"The challenge is that these women are not in the mainstream and are not visible at the leadership level where they are needed in decision making and promoting critical values. Gender mainstreaming must happen at all levels. Women can shed light on decisions and policies involving work they are doing but there is a lack of confidence to join. This confidence must be built and their space must be claimed so we must involve them."

"According to the gender roles in Africa, it is the responsibility of women to take care of these problems. Therefore they are ignored and invisible. This is why they are having such a hard time accessing resources."

"We must recognize that men and women are affected differently and women are affected more drastically by war, poverty, HIV/AIDS, etc.. Therefore, their needs are different. Women face the trauma of rape, sexual slavery, child motherhood; moreover, orphaned families headed by girls are more vulnerable. Female orphans are more disadvantaged because they take care of the family and therefore are more likely to skip out on school, are prone to facing sexual abuse, and are generally part of unsecured child-headed homes. And if an extended family member decides to support an orphan family they are more likely to support a male child-headed family because girls get married. Thus, they are more vulnerable than male orphans. Staff must understand these gender realities in Africa."

Can you say more about what kind of network you are working to build?


Please note that that the interview that you have just referred to was done in 2005, when I was still working for the Africa program, and now I do have a broader mandate. The main objective of the Religions for Peace Global Women of Faith Network is to mobilize interreligious action for peace by working with already existing networks of women of faith. Ours is truly a “network of networks” that draws on women’s capacity to build networks, formal and informal, and to form an extraordinary range of different kinds of associations. There is a big opportunity to engage them more strategically in conflict transformation. The women who are involved in these networks and associations are on the front lines, but in most situations they need to be engaged more systematically in work for peace, and in ways that their contributions can be recognized.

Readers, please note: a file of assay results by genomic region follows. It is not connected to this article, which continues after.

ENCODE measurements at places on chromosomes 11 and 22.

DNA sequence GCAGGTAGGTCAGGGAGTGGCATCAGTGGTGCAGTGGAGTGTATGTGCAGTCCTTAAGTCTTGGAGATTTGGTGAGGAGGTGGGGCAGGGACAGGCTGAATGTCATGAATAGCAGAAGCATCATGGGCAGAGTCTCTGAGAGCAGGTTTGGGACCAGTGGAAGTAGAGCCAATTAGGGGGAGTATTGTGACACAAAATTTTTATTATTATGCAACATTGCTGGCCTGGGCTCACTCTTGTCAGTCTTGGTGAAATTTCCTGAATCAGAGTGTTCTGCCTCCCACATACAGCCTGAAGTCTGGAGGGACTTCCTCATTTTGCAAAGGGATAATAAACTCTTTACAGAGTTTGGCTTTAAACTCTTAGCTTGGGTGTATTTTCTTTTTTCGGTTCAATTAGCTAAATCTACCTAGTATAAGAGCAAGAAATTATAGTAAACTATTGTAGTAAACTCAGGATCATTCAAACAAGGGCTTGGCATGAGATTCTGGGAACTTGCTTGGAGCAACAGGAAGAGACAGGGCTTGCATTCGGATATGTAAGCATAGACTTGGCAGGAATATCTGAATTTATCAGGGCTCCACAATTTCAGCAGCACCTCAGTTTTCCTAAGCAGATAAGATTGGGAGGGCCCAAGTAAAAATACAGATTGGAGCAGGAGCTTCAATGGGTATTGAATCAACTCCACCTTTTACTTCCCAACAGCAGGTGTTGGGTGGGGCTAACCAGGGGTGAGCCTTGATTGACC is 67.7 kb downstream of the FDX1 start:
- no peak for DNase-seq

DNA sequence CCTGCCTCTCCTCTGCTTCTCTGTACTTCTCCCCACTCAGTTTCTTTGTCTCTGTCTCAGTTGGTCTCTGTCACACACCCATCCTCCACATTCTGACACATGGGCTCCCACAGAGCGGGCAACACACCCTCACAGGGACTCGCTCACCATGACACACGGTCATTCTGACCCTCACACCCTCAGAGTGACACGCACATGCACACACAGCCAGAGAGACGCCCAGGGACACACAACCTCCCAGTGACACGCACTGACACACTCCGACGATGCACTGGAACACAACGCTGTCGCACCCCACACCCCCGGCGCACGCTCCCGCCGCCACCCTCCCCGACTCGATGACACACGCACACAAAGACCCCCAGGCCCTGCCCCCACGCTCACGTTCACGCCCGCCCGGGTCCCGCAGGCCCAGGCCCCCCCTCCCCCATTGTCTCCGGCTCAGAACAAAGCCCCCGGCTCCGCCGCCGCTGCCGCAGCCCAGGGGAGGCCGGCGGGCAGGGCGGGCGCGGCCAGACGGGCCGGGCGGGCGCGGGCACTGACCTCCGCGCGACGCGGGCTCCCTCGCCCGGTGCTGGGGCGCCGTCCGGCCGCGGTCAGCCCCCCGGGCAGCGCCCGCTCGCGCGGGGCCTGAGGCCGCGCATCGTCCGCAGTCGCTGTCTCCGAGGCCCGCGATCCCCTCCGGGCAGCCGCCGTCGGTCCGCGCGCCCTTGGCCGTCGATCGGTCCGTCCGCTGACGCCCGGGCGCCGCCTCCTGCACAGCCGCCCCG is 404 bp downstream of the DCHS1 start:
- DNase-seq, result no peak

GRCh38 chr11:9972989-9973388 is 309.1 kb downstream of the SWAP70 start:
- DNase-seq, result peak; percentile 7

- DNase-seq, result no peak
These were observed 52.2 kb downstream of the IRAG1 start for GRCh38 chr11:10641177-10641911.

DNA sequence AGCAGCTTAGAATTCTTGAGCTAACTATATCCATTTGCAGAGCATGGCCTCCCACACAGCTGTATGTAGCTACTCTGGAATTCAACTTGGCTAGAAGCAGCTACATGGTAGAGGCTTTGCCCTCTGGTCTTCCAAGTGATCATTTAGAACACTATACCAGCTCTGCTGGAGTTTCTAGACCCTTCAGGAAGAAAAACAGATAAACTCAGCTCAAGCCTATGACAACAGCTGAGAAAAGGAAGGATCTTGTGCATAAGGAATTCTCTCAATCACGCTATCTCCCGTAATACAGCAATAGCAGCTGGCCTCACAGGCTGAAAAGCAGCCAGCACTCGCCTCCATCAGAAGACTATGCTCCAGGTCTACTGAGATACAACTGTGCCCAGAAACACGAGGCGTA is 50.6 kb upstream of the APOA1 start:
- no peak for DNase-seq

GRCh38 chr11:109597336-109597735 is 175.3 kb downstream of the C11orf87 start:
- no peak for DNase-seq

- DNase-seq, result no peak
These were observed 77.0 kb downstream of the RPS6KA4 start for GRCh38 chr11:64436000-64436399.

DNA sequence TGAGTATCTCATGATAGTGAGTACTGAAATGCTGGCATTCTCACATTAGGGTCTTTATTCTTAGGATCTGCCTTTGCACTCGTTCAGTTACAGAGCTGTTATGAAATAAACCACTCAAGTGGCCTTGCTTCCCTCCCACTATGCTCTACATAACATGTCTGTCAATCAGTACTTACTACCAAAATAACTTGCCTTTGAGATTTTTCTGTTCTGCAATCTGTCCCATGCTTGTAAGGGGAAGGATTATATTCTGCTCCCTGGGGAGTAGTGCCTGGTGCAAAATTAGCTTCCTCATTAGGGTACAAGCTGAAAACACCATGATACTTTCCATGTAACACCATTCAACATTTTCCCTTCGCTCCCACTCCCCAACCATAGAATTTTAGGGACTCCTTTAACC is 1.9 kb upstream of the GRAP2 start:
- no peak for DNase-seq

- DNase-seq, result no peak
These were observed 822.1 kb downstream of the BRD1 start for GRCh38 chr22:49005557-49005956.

As you look at the network that has emerged, do you have particular success stories or heroines that you can point to?

There are women working for peace, with religious links and inspiration, in practically in all situations where there is violent conflict, from the Democratic Republic of the Congo (DRC) to Liberia to Mindanao, to Kenya, and so on. And when we go beyond just violent conflict, to a broader notion of positive peace, the list is much longer. Women of faith are working virtually everywhere.

The work women do is in many areas. Among the work we encounter most often is addressing violence against women, healing and dealing with loss and trauma, helping to rebuild communities, engaging in transitional justice mechanisms, teaching children and adults about peace and justice, and so on. The work tends to be very local, very real, and very tangible.

But there is a major, generic problem: this work has been very poorly documented. Women have been acting in so many places, but there is in truth very limited documentation about what exactly they do. So what we are drawing on is largely ad hoc or anecdotal information, stories from our own direct experiences. That can make it appear that we are romanticizing women’s roles. We need more credible evidence to prove what women of faith and their organizations have done. In general, there is a vast wealth of undocumented work that women of faith are doing for peace, on all fronts.

What about bars to women’s roles in some communities? What do you see as blockages? And where are women’s roles as religious leaders most recognized?

In formal roles that have to do with religion, women are obviously in a small minority and they are formally barred in some traditions and places. Some of the more mainstream religions tend to be very hierarchical in the way they are structured and this is important in defining what women do, especially formally.